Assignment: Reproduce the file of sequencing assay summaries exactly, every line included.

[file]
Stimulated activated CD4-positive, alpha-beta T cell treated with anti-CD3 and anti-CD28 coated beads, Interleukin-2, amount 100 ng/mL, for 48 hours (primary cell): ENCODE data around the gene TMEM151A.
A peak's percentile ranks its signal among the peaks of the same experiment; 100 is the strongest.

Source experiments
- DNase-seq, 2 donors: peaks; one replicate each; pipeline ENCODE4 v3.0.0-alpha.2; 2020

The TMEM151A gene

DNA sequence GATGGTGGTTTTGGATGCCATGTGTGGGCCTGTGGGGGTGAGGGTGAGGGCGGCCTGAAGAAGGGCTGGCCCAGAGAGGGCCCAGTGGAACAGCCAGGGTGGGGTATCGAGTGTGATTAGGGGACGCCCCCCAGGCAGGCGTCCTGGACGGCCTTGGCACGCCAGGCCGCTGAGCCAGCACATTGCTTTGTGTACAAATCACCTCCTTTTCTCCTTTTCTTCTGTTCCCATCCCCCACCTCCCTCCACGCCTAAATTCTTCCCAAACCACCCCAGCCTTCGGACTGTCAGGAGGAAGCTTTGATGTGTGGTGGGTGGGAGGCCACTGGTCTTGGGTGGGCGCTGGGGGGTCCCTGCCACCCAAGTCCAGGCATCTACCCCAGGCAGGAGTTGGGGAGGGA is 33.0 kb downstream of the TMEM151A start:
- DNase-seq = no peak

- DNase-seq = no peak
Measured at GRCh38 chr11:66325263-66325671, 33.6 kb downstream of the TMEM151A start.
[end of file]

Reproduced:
Stimulated activated CD4-positive, alpha-beta T cell treated with anti-CD3 and anti-CD28 coated beads, Interleukin-2, amount 100 ng/mL, for 48 hours (primary cell): ENCODE data around the gene TMEM151A.
A peak's percentile ranks its signal among the peaks of the same experiment; 100 is the strongest.

Source experiments
- DNase-seq, 2 donors: peaks; one replicate each; pipeline ENCODE4 v3.0.0-alpha.2; 2020

The TMEM151A gene

DNA sequence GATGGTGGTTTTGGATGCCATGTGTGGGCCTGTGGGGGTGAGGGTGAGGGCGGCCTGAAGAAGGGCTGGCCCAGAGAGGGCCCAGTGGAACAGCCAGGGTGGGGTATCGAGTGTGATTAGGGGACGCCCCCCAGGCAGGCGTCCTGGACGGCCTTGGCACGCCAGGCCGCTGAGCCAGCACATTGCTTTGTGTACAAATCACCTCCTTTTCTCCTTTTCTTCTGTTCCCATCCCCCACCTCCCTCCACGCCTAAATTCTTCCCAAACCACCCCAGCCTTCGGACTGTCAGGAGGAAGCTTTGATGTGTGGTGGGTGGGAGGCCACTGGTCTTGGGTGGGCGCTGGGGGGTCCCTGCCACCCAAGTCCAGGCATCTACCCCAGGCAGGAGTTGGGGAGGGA is 33.0 kb downstream of the TMEM151A start:
- DNase-seq = no peak

- DNase-seq = no peak
Measured at GRCh38 chr11:66325263-66325671, 33.6 kb downstream of the TMEM151A start.